We heard stories about the refugee situation in Lebanon and the struggle of the people there.
The moment that really took me back to Lebanon was hearing the powerful singing of the Arabic choir.
The Bankstown Choir, composed of new arrivals from Syria, sang three traditional Arabic Christian songs.
I felt the power of song at that moment – but it was more to me than music and even more than my childhood memories and experiences. It was a realisation of something that I have been saying for almost two years now.
Those who have heard my Acknowledgement of Country have heard me say “I come from the land on which Jesus walked.”
The land is an integral part of Middle Eastern culture. The land reflects who we are and how we reflect the land in our lives. The abundance of water in our land and mountains is reflected through our hospitality. Many of our churches are not built but carved into the mountains making the land a house of God.
To say that Jesus walked on this land it is to say that Jesus shaped our culture. Our faith comes from our land, the land that Jesus walked and we see out faith in our land. For us, culture and faith are intertwined - to be a Middle Easterner is to have faith.
When the Psalmist asks: How could we sing the Lord’s song in a foreign land? it resonates with us not because God lives in the land where we came from, but because our songs and faith are from the land itself.
We sing our songs in a foreign land because it takes us back to our land where our faith is nurtured and strengthened.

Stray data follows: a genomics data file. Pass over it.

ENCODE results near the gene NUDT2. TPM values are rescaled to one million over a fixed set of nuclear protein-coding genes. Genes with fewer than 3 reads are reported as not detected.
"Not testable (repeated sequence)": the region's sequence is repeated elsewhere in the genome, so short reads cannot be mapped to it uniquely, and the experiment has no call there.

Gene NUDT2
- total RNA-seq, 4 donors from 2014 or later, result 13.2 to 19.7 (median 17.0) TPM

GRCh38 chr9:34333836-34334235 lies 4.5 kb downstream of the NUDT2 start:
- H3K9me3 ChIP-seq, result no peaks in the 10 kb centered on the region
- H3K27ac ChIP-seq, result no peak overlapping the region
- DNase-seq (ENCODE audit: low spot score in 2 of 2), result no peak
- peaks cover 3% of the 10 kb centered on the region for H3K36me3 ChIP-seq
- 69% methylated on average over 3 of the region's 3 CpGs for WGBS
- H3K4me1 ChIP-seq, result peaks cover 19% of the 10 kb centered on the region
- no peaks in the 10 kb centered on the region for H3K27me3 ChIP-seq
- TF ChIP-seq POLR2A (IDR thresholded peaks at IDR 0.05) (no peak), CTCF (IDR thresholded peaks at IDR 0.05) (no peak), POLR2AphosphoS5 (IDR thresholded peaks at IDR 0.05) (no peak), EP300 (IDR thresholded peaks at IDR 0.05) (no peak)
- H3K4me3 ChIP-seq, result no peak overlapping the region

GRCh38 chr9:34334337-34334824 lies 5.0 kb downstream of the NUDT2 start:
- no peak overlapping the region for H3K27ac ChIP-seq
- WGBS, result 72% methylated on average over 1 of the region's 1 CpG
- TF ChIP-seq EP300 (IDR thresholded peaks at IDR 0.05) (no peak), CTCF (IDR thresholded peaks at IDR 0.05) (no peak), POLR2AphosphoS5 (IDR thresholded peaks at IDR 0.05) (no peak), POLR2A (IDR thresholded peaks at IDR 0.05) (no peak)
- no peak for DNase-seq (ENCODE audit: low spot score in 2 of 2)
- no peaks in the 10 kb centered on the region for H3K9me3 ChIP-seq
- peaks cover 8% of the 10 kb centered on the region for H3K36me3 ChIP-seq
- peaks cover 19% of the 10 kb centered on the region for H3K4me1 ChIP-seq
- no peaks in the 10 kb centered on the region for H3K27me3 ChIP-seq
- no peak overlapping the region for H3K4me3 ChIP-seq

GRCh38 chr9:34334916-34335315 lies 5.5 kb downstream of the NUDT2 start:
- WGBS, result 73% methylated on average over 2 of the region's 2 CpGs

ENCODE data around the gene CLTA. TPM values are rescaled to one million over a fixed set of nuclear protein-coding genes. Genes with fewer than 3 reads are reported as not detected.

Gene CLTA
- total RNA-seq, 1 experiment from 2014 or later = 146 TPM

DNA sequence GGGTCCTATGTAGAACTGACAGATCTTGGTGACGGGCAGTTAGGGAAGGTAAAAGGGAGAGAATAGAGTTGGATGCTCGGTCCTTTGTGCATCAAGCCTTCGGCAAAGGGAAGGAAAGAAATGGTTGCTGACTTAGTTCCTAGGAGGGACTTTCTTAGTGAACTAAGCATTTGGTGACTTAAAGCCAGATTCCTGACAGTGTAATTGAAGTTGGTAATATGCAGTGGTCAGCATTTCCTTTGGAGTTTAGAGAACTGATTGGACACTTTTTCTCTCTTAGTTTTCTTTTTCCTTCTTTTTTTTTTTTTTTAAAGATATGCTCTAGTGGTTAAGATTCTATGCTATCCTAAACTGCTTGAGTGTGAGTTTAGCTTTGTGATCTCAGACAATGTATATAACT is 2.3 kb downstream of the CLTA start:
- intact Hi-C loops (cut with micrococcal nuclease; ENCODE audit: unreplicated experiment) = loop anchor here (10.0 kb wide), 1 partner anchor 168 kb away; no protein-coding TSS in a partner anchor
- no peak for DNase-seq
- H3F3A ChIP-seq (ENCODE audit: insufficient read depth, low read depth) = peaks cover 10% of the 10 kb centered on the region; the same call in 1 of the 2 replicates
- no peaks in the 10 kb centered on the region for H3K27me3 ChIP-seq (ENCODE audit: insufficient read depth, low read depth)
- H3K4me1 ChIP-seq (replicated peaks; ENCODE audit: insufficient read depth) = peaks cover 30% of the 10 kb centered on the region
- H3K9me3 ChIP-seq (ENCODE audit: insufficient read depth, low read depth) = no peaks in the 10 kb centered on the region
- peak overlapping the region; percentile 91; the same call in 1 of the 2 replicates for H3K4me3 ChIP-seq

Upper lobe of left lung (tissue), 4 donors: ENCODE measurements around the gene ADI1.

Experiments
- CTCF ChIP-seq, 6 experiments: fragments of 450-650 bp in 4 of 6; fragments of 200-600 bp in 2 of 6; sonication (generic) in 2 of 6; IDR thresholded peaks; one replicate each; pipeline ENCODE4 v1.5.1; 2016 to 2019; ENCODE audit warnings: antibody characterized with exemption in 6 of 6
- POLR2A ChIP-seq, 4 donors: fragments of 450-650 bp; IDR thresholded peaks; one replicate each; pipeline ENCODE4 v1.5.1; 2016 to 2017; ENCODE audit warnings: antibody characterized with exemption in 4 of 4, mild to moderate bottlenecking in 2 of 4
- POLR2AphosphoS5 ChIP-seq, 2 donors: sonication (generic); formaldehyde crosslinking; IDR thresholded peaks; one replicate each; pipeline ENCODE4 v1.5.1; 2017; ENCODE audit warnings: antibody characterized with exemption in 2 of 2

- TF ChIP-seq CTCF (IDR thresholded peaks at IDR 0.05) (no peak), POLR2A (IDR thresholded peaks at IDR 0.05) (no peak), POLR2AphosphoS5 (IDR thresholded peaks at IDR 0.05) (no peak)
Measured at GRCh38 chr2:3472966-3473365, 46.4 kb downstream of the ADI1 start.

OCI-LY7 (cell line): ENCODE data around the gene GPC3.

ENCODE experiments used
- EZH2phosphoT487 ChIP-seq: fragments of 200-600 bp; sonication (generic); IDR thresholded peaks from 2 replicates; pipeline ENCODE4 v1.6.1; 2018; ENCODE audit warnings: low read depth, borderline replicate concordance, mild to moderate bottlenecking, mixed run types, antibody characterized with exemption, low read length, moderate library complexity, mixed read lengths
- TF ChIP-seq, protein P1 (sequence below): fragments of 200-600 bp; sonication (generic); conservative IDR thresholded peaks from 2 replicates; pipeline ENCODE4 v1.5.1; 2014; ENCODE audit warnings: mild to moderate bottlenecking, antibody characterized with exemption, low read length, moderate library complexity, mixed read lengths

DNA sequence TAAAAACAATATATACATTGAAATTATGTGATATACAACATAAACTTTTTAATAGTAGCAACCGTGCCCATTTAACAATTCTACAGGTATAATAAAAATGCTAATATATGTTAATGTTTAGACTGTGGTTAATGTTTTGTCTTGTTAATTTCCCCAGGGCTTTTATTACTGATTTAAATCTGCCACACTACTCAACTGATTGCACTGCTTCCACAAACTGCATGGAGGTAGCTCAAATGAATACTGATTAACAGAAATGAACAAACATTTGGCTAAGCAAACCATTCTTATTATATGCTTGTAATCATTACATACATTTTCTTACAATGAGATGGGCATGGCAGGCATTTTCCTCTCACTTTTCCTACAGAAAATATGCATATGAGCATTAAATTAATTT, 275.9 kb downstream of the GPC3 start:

The 2018 Middle East National Conference may have only been for a day, but it was filled with grace in abundance.
For the few minutes that the Bankstown Choir sang – they took me to the place where my faith was nurtured and I was renewed.
To the Psalmist who asked how we could sing on a strange land I would say, we sing with the hope that God’s grace will renew and transform us through our songs and our heritage.
The Middle East National Conference is the Uniting Church in Australia’s most recent addition to our lineup of national conferences – celebrating our cultural diversity as a uniquely Australian church.
It began three years ago when a group of people from the Middle East came together to share news about troubles in Lebanon.
At our first Conference in 2016, we talked about how we can support refugees coming to Australia. We were a small group but very passionate about our ministry.
Fast forward to MENC 2018 and more than half of those in attendance are new arrivals to Australia.
The theme for MENC 2018 was Stories of Impact. Our immediate Past President Stuart McMillan has talked often about the Theology of Impact of the church in the Middle East, a phrase which he learned on a visit to Lebanon.
In the opening sermon UCA President Dr Deidre Palmer spoke about Ministries of Impact preaching from the Gospel of Matthew 5:1-11, reflecting on Jesus’ ministry that changed the world Our practice of ministry with Jesus changes people around us. It is in the lives of the people we serve and in their stories that we see the grace and love of God at work.
There were reports about MENC from Western Australia, Queensland, other Synods and a young South Sudanese from Brisbane. The Committee also reported on the financial position of the MENC, extending their invitation to the President to visit Middle East, and for youth representatives from Australia as well from Middle East to attend NYALC in Adelaide next January. The next MENC will be on 1-3 November 2019 in Queensland.
The Conference also heard about the work of the Assembly from Rev Charissa Suli and Rev. Dr Apwee Ting. The Advocate for the Being a Multicultural Church Circle Rev Dr Matagi Vilitama shared his hopes for the Church to live out its multicultural commitment.
The following day the community gathered again at Bankstown Uniting Church to mark the 50 years of mission and ministry in Bankstown joined by President Dr Deidre Palmer, Moderator of NSW/ACT Synod Rev. Simon Hansford, other national and synod leaders and diverse members from Bankstown.